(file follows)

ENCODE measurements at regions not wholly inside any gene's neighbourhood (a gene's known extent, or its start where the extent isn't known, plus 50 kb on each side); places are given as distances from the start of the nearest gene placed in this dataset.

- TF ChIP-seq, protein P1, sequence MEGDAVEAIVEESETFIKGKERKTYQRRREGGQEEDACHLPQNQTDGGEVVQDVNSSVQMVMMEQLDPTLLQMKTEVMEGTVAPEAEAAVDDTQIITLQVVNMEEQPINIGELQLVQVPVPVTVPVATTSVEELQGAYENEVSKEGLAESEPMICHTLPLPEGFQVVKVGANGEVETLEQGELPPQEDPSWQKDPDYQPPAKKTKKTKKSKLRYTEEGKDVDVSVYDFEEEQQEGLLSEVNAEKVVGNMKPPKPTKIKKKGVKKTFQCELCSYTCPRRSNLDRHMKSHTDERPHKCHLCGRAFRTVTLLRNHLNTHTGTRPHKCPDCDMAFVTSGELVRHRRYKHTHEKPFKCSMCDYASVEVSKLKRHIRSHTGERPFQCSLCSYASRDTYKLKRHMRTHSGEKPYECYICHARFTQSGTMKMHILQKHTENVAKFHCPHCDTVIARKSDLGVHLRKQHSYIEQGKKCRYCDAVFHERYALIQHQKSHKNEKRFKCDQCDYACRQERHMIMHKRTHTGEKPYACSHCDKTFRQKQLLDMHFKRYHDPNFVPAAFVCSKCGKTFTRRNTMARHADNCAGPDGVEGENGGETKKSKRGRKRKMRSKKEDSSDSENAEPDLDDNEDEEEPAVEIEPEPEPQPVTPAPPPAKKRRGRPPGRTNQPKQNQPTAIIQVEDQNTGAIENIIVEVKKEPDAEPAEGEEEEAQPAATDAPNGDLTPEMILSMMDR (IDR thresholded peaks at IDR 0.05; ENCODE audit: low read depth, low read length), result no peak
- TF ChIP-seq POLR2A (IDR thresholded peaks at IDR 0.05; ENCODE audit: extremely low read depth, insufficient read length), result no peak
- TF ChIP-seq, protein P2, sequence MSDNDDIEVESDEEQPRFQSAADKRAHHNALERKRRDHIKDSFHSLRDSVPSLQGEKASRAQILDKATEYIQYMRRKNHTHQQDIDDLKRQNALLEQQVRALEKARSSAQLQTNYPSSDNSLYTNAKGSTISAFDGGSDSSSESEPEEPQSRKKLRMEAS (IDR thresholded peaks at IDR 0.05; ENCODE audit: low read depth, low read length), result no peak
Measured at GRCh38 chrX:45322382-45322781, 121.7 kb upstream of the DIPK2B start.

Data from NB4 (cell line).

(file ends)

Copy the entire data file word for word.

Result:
ENCODE measurements at regions not wholly inside any gene's neighbourhood (a gene's known extent, or its start where the extent isn't known, plus 50 kb on each side); places are given as distances from the start of the nearest gene placed in this dataset.

- TF ChIP-seq, protein P1, sequence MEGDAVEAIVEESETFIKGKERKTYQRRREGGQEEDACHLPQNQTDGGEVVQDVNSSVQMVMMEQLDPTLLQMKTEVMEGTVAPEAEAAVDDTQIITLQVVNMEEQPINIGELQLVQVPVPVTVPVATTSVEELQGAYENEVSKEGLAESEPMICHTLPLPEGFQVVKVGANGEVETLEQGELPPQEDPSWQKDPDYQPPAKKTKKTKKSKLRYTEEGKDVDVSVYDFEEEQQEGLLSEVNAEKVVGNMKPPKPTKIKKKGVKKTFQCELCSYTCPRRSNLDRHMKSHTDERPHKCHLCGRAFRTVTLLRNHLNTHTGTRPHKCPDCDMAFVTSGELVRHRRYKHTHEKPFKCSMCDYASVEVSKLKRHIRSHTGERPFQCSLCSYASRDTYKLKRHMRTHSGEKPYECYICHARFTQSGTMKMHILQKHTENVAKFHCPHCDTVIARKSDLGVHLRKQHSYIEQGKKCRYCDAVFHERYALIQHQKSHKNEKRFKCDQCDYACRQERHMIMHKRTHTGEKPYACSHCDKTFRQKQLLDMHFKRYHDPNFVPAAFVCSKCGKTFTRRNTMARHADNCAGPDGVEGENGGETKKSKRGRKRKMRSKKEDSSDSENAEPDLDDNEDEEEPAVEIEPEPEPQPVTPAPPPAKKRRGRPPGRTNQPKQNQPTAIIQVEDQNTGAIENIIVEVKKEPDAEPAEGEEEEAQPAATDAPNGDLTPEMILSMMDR (IDR thresholded peaks at IDR 0.05; ENCODE audit: low read depth, low read length), result no peak
- TF ChIP-seq POLR2A (IDR thresholded peaks at IDR 0.05; ENCODE audit: extremely low read depth, insufficient read length), result no peak
- TF ChIP-seq, protein P2, sequence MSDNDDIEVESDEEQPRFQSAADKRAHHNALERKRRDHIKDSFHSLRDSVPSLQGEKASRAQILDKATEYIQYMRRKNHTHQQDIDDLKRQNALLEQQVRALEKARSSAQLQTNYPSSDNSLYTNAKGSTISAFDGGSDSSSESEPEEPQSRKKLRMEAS (IDR thresholded peaks at IDR 0.05; ENCODE audit: low read depth, low read length), result no peak
Measured at GRCh38 chrX:45322382-45322781, 121.7 kb upstream of the DIPK2B start.

Data from NB4 (cell line).